Rise of the Drones
> Francis Broderick
> June 11, 2012 at 6:42
A few years ago, everybody would have associated them with some kind of
science-fiction horror movie. In 2012, they make headlines on a daily basis,
and people seem to have accepted their growing impact without too many
questions. They hunt their prey across Pakistan, Yemen and countless other
countries, before raining down destruction in a short, deadly burst of
violence. '10 killed in drone strike on compound in North Waziristan'. One
takes a fleeting glimpse at the headline before moving onto the next one.
There were 4 headlines like that already this week - it's become far too
normal to be interesting anymore.
The United States is using unmanned aerial vehicle or drone technology,
primarily to strike terrorist targets in Pakistan without putting its pilots
in danger. That's the interesting and perhaps disturbing thing about the
drone concept. An American pilot can head to the office in Nevada, take
control of the drone, destroy a terrorist installation and go home for
dinner with his/her family that very evening. On the ground in Pakistan, a
low buzzing sound reverberates across the sun-baked landscape of goat
herders, dirt tracks and mud huts, decades behind 21st century technology. A
distant thud confirms the drone has found its target. The cutting-edge
killing machine has made its mark on the medieval population below. They
don't pay too much attention. It's becoming normal for them too.
The drone war initiated by President Bush has been continued by President
Obama, at a much higher tempo.
since-2004/> Since 2009, drones have struck in Pakistan at least 250 times.
The political sensitivity of using drones over Pakistan coupled with the
CIA's intense involvement ensures that the US government tries to stay
silent on the drone front. The White House did comment officially on the
death of Yahya al-Libi, Al-Qaeda's second in command, killed in a drone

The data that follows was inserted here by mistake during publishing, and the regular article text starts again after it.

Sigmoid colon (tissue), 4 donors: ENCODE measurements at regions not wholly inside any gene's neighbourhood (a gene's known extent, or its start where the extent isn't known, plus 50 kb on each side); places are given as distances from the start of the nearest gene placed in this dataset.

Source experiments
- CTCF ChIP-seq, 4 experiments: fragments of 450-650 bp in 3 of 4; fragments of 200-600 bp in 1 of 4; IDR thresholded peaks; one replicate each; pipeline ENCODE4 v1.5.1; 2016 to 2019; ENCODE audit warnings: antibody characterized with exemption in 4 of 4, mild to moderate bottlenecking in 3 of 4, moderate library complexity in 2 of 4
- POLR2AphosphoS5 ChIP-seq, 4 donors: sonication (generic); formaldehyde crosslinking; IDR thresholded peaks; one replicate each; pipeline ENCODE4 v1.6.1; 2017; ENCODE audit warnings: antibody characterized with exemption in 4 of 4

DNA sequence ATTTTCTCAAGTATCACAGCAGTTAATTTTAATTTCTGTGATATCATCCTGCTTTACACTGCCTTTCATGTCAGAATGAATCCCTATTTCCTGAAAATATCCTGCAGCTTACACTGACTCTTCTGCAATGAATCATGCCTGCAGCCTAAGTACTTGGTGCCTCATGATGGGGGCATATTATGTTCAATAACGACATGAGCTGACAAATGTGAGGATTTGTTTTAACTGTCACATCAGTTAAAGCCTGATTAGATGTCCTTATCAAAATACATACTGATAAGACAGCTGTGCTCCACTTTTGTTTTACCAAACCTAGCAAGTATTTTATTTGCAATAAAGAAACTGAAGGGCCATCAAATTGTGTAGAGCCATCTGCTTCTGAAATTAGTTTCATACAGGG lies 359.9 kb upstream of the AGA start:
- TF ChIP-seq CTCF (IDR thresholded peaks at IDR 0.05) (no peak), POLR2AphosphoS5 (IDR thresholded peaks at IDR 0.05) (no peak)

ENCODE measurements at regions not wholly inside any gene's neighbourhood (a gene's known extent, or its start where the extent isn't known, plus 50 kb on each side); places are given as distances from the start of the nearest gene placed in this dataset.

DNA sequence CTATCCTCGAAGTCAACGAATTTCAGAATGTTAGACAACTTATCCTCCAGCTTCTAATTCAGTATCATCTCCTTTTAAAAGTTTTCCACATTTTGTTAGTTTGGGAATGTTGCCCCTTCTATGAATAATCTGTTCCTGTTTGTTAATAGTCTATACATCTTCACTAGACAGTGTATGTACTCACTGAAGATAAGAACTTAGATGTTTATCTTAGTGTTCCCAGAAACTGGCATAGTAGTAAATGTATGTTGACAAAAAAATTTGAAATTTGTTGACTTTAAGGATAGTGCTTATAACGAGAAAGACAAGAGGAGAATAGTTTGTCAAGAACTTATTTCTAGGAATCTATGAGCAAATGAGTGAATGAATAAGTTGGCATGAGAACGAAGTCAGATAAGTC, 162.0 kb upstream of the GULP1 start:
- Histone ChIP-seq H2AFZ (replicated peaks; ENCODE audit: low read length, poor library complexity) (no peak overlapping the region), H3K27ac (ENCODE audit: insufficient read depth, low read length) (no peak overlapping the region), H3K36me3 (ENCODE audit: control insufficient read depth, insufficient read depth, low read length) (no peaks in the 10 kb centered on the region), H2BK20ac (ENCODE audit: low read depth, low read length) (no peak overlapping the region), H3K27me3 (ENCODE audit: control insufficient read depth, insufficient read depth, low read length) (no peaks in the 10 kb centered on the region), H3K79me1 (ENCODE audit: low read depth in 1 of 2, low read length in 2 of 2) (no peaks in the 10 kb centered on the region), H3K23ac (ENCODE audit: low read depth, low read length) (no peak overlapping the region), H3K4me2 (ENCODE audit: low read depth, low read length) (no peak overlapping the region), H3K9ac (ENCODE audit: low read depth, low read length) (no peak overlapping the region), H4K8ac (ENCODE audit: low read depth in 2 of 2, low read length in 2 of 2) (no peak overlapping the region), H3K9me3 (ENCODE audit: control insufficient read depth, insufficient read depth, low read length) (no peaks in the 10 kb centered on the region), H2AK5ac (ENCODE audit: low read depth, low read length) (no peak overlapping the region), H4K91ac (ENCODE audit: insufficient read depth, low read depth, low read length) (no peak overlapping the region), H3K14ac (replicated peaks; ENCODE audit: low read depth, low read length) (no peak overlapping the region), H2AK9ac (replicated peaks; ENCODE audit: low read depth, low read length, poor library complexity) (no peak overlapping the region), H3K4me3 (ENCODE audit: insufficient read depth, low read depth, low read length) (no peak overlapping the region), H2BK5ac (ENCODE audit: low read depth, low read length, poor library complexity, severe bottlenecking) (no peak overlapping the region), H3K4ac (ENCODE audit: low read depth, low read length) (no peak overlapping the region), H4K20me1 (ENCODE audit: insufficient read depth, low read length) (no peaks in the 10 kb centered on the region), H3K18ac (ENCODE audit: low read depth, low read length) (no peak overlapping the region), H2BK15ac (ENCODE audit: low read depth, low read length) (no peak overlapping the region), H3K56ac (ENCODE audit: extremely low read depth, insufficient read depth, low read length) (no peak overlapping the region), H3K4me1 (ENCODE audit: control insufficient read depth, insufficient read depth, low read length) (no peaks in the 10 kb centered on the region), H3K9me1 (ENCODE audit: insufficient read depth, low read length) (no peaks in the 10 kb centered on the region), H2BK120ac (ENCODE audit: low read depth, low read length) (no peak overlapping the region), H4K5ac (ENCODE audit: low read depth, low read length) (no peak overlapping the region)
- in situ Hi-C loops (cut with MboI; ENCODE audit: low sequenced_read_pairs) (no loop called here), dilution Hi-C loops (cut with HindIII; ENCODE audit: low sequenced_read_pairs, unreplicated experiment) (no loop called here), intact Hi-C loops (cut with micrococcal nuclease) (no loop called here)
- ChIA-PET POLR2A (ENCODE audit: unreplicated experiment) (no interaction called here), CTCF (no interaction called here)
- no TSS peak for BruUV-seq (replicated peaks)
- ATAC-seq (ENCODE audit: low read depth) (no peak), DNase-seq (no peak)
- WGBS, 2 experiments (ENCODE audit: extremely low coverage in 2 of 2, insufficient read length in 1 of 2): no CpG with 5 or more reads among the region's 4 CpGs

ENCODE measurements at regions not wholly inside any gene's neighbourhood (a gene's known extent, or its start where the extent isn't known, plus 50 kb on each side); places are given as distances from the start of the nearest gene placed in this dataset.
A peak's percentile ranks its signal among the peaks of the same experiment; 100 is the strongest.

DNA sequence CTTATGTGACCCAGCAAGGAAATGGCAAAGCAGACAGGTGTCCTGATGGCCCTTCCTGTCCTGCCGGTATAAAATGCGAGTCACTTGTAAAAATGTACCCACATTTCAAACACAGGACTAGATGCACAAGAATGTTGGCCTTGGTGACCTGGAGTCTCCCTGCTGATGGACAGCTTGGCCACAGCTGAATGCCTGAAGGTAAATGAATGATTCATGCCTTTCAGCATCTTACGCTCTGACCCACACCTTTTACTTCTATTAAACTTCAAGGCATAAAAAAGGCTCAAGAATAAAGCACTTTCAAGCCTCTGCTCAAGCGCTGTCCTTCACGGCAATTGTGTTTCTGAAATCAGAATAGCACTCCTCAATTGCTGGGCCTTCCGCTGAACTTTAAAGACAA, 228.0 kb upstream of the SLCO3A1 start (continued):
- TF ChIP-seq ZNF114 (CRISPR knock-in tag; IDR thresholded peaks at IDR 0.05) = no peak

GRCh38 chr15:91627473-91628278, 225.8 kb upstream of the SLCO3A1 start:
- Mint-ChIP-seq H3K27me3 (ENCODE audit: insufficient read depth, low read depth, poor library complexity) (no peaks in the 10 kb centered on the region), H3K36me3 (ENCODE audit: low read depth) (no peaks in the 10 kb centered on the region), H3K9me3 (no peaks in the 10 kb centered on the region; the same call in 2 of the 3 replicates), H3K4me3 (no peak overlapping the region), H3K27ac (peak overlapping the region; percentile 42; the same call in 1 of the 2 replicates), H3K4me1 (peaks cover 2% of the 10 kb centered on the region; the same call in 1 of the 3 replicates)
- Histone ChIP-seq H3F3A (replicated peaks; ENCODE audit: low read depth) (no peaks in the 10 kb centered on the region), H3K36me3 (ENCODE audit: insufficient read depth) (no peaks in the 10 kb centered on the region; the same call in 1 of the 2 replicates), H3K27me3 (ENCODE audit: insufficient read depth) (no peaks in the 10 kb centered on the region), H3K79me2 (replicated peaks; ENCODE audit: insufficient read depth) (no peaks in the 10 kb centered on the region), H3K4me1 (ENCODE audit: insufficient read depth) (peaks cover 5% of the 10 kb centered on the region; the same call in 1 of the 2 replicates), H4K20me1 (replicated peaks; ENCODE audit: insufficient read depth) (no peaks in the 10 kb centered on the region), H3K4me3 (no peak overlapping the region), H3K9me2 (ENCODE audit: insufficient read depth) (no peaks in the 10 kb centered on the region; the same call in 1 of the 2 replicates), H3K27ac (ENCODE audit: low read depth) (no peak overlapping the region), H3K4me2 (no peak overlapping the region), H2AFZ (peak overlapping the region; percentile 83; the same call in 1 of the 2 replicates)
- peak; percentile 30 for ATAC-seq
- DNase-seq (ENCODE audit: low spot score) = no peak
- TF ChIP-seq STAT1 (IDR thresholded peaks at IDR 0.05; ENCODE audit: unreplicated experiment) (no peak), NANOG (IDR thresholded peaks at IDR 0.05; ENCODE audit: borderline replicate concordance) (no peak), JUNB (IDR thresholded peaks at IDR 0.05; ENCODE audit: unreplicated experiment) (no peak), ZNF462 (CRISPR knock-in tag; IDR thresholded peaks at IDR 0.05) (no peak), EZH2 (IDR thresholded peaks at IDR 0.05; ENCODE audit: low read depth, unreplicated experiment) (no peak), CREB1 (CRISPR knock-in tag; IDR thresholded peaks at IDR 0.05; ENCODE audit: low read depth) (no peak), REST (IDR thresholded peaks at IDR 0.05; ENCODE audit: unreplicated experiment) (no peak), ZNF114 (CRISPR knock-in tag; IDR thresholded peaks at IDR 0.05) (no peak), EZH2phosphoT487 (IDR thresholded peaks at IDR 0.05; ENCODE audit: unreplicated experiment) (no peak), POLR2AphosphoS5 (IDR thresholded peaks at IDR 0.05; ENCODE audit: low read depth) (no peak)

strike last week. This is not unusual - officials have been keen to
emphasize the success of the offensive, commenting on the death of multiple
high-level Al-Qaeda officials as well as the destruction of countless
training camps. For the most part however, the drone war is conducted in
absolute silence. There are no official records of who has been killed,
questions are left unanswered and criticism is ignored - it has become a
classic clandestine conflict.
After the death of Yahya al-Libi, Pakistan officially reprimanded a top US
diplomat, stating that such attacks were a violation of its sovereignty. The
strikes have proved deeply unpopular in Pakistan, which has constantly
voiced its opposition, backed up with claims of civilian casualties. Murmurs
of discontent are also increasing in the US, with some questioning the
legality of the use of drones. A report entitled 'Drone Attacks,
International Law, and the Recording of Civilian Casualties of Armed
Conflict', was published last year by a team of international lawyers,
chiefly stating that there is a need to identify, record and bury the dead.
Magazine recently revealed that the Associated Press carried out an
investigation this year, revealing that the drone strikes were killing far
fewer civilians than many Pakistanis believed and most of the dead were